Forget, for a second, that the NFL and NCAA rules were drawn up by rickety old men in a very different era that even today’s rickety old men would call “unbending.” What exactly did Josh Gordon and P.J. Hairston do, on a genuine danger-to-themselves-and-others scale, to be painted with the scornful media brush that TV talking heads and e-pundits feigning concern have painted them with?
These aren’t hardened criminals or even whatever the other type of criminal is. They’re not even the standard “substance abusers” or “dangers to themselves” that they have also been made out to be.
Josh Gordon likes to get high, something that is perfectly legal in two US states and is fairly largely accepted in the rest of them.
P.J. Hairston, he likes free rides and hates losing pickup games at the YMCA.
Let’s not judge these two kids, and at 21 and 23, they are still kids, by the arbitrary standards of an NFL which fines players for the color of the shoe they’re wearing or an NCAA which once suspended Dez Bryant for a year for having a perfectly acceptable dinner with Deion Sanders – but then saying he didn’t.
We as a society have our own understanding of what is right and wrong. Brandon Marshall’s shoe color and who Dez Bryant has dinner with don’t even come close to wrong. We judge real wrongs on a scale of 1-5, with 5 being someone like Aaron Hernandez who is a genuine threat to society (allegedly!) and 1 being Louis Murphy, who was busted for possessing Viagra without a prescription.
So, let’s apply the scales of our own past-era-rules-aside justice to the cases of Josh Gordon and P.J. Hairston.
Josh Gordon is irresponsible for failing a second drug test and getting arrested for driving while impaired because he knew the NFL would suspend him again.
P.J. Hairston was irresponsible when he drove some “previously-convicted” friend’s luxury cars because he knew (or should have known) about the NCAA’s archaic gift rules. He was also acting irresponsibly when he (allegedly) punched another player during a YMCA pickup game because he is now an NBA player who risks a lot of money when he… well, punches people.
Hairston already fell from a potential lottery pick to the mid-20s in this year’s draft for his “problems” at North Carolina.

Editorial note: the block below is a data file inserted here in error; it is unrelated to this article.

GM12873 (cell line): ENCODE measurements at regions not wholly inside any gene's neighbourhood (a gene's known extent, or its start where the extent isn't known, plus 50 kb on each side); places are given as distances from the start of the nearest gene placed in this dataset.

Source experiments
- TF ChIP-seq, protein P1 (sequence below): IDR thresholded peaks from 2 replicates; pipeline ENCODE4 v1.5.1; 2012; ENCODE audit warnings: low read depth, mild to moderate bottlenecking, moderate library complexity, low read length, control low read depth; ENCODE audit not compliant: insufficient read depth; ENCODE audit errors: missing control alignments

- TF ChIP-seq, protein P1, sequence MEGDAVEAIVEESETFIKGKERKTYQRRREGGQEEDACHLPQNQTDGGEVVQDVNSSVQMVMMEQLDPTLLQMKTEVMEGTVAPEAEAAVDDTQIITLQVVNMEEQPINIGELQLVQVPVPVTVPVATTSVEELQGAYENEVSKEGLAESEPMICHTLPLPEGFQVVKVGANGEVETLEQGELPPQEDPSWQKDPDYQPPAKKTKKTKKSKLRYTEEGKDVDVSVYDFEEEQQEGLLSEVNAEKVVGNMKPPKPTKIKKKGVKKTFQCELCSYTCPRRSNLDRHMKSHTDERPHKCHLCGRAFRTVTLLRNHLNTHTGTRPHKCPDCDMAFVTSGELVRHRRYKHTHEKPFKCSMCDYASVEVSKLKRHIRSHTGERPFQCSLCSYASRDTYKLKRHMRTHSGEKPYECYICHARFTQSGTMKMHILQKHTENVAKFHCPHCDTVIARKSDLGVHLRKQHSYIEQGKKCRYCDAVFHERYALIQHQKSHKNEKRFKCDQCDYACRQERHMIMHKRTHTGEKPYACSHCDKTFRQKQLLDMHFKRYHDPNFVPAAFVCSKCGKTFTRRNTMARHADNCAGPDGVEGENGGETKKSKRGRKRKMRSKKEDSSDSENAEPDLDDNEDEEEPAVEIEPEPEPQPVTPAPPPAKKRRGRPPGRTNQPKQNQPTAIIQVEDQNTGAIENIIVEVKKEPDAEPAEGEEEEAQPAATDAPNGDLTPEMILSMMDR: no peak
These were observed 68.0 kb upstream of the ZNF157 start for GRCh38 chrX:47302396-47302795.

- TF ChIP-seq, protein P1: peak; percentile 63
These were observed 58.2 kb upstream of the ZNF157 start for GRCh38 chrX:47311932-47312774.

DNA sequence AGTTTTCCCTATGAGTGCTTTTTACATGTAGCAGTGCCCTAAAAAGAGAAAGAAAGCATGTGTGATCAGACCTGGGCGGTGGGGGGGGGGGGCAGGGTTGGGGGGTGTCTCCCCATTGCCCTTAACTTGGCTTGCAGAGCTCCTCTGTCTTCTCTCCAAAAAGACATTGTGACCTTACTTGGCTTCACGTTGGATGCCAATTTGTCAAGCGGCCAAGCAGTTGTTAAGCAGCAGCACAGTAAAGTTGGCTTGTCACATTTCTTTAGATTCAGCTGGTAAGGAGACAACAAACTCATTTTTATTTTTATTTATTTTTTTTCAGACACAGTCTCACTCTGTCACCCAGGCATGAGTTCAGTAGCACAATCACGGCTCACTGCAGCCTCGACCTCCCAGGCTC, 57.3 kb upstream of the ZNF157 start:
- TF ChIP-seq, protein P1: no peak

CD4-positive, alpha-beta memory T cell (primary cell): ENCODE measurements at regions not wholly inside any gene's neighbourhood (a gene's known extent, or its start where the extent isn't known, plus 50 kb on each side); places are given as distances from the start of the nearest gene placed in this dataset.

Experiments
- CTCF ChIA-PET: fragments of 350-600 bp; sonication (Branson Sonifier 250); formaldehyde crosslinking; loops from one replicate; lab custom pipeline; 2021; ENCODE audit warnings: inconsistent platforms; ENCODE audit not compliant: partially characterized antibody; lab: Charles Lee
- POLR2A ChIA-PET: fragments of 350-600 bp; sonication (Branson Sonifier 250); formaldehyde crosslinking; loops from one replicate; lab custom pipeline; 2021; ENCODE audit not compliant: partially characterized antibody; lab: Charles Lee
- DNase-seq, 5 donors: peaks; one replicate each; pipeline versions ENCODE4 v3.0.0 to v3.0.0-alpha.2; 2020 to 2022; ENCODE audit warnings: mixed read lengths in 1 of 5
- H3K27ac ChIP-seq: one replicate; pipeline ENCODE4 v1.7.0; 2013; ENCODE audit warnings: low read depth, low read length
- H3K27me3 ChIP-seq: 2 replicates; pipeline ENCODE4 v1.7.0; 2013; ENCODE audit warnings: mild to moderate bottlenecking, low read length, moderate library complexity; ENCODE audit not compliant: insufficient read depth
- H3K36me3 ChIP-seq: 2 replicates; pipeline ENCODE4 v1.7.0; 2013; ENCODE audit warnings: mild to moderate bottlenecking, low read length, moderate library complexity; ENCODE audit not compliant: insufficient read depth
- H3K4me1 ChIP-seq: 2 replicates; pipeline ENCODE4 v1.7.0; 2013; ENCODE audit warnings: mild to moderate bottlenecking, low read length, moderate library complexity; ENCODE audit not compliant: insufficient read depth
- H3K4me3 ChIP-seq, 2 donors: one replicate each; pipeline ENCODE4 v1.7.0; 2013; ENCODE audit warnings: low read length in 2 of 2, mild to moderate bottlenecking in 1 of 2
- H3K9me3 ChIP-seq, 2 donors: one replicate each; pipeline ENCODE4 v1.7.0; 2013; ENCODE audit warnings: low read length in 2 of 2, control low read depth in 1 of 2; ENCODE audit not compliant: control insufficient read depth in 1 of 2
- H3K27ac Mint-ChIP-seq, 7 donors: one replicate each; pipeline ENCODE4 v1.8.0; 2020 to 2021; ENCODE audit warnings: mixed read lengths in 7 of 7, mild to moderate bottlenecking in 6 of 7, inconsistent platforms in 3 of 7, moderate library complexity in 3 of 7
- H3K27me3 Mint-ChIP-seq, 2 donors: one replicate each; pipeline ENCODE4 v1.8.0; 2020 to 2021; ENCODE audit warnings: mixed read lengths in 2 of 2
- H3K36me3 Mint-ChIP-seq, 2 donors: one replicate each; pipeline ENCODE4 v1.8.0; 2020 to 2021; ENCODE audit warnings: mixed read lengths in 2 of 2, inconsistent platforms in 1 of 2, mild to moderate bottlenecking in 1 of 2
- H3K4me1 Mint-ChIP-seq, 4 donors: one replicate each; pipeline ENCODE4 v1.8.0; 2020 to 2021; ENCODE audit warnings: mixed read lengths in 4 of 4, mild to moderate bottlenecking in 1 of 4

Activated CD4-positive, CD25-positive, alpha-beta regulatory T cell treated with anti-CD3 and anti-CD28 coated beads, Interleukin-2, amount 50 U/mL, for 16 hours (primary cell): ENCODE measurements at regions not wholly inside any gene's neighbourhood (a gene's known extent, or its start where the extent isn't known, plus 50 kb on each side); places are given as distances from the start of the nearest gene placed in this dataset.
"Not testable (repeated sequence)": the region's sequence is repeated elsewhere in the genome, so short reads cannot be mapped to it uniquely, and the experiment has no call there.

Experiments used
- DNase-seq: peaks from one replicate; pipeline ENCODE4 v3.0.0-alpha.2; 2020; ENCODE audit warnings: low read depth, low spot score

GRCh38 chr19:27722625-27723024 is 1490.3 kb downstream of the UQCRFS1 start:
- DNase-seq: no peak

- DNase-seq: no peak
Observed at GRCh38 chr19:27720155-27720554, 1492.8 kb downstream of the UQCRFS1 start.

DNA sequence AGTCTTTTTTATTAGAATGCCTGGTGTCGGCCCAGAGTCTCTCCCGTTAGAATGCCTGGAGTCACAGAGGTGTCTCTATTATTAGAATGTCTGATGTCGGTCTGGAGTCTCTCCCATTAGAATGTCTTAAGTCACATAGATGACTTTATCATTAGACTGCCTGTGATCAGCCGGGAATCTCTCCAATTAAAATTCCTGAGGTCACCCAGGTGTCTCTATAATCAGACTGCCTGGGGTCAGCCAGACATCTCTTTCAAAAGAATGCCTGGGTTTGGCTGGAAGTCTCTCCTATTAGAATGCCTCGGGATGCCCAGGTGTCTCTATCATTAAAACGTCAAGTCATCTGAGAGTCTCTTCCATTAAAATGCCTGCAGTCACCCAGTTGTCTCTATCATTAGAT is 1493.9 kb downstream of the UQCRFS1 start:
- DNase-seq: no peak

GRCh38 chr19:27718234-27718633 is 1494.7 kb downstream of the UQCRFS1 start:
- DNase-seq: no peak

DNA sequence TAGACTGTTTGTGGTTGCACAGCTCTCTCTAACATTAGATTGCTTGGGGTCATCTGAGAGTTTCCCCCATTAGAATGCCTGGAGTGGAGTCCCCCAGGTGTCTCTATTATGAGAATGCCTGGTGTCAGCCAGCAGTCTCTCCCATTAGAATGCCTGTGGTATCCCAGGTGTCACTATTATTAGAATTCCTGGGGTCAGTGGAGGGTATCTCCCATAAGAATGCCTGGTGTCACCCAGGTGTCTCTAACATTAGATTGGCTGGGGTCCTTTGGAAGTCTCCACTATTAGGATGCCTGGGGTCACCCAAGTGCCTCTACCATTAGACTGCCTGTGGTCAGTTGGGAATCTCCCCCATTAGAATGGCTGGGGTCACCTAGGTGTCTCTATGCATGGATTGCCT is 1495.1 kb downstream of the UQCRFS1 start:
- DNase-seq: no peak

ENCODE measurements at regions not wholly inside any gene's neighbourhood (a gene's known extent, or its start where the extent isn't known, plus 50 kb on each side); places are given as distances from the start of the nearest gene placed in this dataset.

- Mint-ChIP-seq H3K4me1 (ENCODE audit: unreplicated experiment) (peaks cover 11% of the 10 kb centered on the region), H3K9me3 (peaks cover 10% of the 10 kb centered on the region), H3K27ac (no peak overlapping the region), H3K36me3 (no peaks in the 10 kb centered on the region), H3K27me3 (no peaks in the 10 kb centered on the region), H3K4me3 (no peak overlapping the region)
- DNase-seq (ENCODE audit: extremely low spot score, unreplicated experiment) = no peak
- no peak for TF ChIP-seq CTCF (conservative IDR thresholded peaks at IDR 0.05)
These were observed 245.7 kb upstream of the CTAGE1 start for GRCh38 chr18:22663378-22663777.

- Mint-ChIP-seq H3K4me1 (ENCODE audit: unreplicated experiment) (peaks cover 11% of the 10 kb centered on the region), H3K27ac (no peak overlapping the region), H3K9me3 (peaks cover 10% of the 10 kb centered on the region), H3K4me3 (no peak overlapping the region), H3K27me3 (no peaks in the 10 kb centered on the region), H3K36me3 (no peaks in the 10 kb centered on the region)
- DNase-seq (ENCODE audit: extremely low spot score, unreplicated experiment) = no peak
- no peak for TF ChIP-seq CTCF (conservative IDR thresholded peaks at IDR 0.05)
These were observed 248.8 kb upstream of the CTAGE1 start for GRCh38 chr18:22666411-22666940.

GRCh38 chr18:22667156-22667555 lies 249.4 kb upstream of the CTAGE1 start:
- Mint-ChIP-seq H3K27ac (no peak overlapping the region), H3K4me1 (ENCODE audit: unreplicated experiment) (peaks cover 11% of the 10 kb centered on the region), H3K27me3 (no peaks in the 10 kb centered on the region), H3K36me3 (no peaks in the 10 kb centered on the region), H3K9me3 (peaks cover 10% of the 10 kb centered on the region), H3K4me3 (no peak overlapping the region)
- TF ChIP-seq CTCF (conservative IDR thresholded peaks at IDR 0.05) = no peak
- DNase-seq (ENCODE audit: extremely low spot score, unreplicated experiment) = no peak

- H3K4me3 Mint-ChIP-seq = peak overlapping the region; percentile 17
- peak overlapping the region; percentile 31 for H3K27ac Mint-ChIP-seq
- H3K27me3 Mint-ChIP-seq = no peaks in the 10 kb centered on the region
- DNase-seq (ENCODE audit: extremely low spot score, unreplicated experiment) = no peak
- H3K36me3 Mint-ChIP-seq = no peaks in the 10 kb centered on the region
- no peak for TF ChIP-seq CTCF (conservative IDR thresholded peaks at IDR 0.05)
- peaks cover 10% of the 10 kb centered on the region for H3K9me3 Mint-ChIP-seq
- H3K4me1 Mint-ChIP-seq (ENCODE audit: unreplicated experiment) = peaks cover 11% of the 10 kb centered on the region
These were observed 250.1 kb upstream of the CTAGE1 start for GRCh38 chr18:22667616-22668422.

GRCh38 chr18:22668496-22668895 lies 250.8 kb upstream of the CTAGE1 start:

These two men, connected only by a “convicted felon” and a “vehicle used in a crime,” aged 21 and 23, have acted irresponsibly, as we all have, but have found themselves the victims of an all-too-happy-to-go-all-Dr. Phil-on-celebrities sports #hatersphere over minor strayings, most of which shouldn’t even be crimes or violations.
Over the weekend, former Browns linebacker D’Qwell Jackson tweeted “If you’re close to Josh Gordon please help this kid, it’s not about football anymore it’s about picking up the pieces of his life.” Oh D’Qwell, always the drama queen.
According to the “sports media,” we are to believe that Josh Gordon is a drug abuser, alcohol abuser, and criminal. And, he may have even been hanging out with – gasp – a known “felon.”
Wait? What’d he do again?
He was suspended for failing a drug test after testing positive for marijuana, a drug prohibited by the NFL but is legal in two states and is scientifically less bad for you than alcohol or cigarettes, both of which are perfectly legal, even in the always-overpolicing NFL.
The NFL suspended him for four games, he appealed, it was knocked down to two games and two games that he’d be allowed to play in but wouldn’t be paid for, because, you know, that’s something massive corporations non-profits can do.
Then, this year, he was suspended for failing another drug test, resulting in many a Twitterer feigning concern while also shaking their collective head in disapproval.
Josh Gordon, what a mess. Can you believe…he smoked weed?
I can. When I was 23, there was not a drug test in existence that I could pass. Yet I still managed to maintain a fairly-successful well-paying job writing for men’s magazines and websites that… had much looser drug testing policies than the NFL.
Clearly Josh Gordon’s obvious “abuse” of marijuana is the sign of a man “who needs to piece his life together,” not a man who broke an arbitrary rule that would go unpunished if he had just chosen a different professional sport.
His job performance surely must be suffering, like an alcohol abuser’s would.
Oh wait, he just had an ungodly season breaking multiple records while playing just 14 games, two of them unpaid. Nevermind.
But then, in another headshake-inducing twist, Josh Gordon was arrested for driving while impaired.
Ah ha! It was the weed!
Oh, it was alcohol. Okay.
He was driving while hammered! Oh, he blew a .09, a .01 away from the arbitrary number the state defines as “legal driving while impaired.” Damn, missed it like a Brandon Weeden red zone pass attempt.
He was released on $500 bail but the “terrible incident” brought upon the D’Qwell Jackson holier-than-thou Twitter “concern” and a number of fellow headshakers who now believe that Gordon will be suspended for the entire season for getting into a car 30 minutes before his blood alcohol content would have dropped to a perfectly “legal” driving while impaired level.
On our Hernandez-Murphy scale, Gordon is about a Kevin Kolb, who was recently arrested for drunk boating. Not to defend drunk driving, which is genuinely one of the most dangerous things you can do if you’re actually drunk, but if you’re okay with someone going 62 in a 55, you should be okay with going 0.09 in a 0.08. Life’s not black and white, we’re still allowed to skirt the edge a bit.